Russia is halting its supply of natural gas to Finland, the Finnish state-owned energy firm Gasum says.
Finland has been refusing to pay for its supplies in roubles. But it also follows an announcement that Finland will apply for Nato membership.
Gasum said the move was “regrettable” but said there would be no disruption to customers.
Despite the Ukraine conflict, Russia continues to supply gas to many European countries.
After Western powers sanctioned Russia over the war, Russia said “unfriendly” countries must pay for gas using the Russian currency, a move the EU considers blackmail.
Reliance on Russian energy is a contributing factor in the cost-of-living crisis faced by many consumers.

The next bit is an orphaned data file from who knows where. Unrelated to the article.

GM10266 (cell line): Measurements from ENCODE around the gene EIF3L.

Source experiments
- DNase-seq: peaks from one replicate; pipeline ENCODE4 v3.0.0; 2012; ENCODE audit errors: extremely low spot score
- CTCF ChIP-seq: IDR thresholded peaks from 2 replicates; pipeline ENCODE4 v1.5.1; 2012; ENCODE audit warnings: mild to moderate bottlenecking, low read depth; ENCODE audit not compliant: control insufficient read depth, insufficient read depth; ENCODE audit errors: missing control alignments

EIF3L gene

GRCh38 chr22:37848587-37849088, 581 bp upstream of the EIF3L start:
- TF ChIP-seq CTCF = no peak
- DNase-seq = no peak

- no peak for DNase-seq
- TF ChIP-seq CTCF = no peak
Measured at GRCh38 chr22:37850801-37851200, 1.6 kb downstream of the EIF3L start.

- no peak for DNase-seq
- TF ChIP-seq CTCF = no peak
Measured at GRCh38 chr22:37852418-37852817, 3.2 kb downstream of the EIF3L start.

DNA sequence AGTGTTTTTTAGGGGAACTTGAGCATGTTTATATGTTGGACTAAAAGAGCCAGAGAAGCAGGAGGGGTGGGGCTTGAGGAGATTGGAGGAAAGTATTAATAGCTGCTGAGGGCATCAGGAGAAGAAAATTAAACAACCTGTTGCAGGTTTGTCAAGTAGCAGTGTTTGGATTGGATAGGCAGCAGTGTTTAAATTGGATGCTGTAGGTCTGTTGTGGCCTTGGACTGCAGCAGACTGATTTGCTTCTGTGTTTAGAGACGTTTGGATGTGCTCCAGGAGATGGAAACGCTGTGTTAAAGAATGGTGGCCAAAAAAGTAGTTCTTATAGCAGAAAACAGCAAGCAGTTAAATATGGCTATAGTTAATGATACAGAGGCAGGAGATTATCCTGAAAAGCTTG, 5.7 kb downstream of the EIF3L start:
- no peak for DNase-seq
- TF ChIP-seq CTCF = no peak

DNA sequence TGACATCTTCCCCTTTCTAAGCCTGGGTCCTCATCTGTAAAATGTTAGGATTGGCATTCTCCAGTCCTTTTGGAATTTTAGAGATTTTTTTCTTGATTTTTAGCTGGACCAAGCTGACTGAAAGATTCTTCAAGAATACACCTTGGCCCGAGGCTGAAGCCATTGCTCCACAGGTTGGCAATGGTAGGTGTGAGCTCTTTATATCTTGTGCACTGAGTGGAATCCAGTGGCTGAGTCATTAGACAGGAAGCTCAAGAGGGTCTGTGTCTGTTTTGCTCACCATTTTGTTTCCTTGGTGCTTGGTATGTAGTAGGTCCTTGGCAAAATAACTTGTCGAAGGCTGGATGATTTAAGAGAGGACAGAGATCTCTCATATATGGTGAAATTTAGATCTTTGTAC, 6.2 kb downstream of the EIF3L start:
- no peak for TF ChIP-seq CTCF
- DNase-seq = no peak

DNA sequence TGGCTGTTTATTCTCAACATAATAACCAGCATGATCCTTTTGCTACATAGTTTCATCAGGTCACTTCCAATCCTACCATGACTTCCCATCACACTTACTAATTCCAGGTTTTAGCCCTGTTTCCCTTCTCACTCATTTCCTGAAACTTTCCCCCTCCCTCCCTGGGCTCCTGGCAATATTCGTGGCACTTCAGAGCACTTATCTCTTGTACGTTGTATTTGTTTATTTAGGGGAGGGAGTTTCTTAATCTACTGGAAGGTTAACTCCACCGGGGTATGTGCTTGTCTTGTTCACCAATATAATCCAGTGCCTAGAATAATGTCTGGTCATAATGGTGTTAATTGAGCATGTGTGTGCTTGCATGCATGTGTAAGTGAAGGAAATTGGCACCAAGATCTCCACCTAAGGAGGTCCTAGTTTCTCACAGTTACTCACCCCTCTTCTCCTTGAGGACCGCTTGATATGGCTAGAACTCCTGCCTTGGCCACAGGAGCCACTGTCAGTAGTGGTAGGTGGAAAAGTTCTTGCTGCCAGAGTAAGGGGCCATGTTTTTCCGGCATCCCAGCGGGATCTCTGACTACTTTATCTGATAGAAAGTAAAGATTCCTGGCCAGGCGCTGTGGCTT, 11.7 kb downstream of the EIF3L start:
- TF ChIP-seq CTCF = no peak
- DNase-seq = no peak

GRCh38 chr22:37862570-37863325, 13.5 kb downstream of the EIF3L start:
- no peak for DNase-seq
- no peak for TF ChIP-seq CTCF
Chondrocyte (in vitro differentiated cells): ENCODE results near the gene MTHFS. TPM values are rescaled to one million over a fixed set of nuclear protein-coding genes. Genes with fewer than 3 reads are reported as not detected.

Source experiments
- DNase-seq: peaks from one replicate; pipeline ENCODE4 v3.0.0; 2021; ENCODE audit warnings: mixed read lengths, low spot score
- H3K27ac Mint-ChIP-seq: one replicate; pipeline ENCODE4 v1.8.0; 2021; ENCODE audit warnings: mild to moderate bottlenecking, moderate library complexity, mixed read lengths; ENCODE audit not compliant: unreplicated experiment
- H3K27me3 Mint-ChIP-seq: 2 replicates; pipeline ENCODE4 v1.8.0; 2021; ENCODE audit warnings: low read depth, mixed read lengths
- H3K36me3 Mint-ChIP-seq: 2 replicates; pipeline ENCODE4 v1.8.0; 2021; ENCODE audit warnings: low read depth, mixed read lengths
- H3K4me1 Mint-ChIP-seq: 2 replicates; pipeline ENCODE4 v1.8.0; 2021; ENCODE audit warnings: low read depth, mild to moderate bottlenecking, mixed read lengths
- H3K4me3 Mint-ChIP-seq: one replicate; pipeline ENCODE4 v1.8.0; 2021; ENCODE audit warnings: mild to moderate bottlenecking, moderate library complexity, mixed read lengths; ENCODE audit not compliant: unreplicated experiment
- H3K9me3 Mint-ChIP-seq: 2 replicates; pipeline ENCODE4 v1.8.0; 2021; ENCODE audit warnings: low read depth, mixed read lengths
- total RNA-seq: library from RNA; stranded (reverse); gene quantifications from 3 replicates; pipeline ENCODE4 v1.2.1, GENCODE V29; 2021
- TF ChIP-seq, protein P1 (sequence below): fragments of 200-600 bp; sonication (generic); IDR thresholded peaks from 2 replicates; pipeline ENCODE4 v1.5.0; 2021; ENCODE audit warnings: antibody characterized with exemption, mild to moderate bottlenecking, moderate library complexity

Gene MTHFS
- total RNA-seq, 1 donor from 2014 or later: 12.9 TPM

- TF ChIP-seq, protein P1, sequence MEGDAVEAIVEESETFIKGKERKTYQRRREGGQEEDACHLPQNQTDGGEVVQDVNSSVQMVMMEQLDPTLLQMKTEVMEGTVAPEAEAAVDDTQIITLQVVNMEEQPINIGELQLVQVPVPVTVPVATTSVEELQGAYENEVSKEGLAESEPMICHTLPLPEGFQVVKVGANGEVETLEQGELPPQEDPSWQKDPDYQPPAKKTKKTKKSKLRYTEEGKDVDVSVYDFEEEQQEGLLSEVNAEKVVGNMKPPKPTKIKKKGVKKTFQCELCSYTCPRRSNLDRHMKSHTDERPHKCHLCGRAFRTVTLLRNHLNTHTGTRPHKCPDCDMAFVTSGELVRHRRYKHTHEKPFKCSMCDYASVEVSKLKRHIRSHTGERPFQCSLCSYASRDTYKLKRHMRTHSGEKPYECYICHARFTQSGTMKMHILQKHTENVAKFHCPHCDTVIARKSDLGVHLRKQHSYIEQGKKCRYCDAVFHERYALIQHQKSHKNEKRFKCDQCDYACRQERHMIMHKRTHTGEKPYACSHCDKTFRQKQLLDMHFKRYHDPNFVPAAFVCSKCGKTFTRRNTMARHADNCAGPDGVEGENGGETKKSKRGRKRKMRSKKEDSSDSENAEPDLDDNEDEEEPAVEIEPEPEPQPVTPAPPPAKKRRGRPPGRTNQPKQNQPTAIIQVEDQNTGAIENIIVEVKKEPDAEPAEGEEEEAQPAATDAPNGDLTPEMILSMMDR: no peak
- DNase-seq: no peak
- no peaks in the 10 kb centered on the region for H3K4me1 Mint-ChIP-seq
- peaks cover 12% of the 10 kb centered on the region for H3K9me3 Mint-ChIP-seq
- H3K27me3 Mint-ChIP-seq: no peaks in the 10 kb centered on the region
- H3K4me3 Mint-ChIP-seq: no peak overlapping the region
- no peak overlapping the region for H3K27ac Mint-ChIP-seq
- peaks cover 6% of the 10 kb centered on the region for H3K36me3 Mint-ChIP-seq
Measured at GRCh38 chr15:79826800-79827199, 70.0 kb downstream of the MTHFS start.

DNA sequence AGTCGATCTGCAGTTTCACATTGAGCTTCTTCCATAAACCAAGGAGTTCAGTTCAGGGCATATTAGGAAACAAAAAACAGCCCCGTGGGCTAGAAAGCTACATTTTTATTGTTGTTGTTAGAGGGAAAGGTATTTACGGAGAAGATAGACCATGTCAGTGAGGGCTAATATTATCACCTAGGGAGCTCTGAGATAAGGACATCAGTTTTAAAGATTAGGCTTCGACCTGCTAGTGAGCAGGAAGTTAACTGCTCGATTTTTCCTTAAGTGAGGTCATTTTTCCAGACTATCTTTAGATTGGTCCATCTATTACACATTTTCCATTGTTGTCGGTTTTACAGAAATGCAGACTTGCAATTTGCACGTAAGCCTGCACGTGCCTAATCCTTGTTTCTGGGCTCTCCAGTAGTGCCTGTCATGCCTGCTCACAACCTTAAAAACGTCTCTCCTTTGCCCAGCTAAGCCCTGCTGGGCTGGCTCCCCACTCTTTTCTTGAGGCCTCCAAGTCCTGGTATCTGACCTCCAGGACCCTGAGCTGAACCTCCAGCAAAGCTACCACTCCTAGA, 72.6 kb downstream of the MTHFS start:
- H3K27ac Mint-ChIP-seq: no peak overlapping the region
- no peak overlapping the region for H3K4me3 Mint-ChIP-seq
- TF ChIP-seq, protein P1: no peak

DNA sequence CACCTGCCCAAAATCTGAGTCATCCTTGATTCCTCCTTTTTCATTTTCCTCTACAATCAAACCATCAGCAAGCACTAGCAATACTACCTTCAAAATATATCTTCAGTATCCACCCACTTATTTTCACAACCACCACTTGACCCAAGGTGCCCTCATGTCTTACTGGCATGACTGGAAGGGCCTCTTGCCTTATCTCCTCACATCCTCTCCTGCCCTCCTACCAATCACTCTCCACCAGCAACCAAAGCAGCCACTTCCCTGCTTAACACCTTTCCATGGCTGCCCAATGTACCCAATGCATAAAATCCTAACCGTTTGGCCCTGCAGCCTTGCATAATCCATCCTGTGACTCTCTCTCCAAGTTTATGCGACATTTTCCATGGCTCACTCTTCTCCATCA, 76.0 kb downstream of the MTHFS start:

Finland imports most of its gas from Russia but gas accounts for less than a tenth of the country’s energy consumption.
“It is highly regrettable that natural gas supplies under our supply contract will now be halted,” said Gasum CEO Mika Wiljanen.
“However, we have been carefully preparing for this situation and provided that there will be no disruptions in the gas transmission network, we will be able to supply all our customers with gas in the coming months,” he added.
Asked about the matter, a Kremlin spokesman said “it is obvious that nobody is going to deliver anything for free”.
On Sunday, Russia also cut electricity supplies to Finland. It had threatened retaliation should Finland apply to join Nato.
In a separate development, Russia’s state-owned oil company Rosneft said on Friday that former German Chancellor Gerhard Schröder had informed them he would no longer serve on their board.
Mr Schröder has faced increasing public outrage over the lucrative role. He has refused to criticise Russia’s President Vladimir Putin over the conflict, who he counts as a personal friend.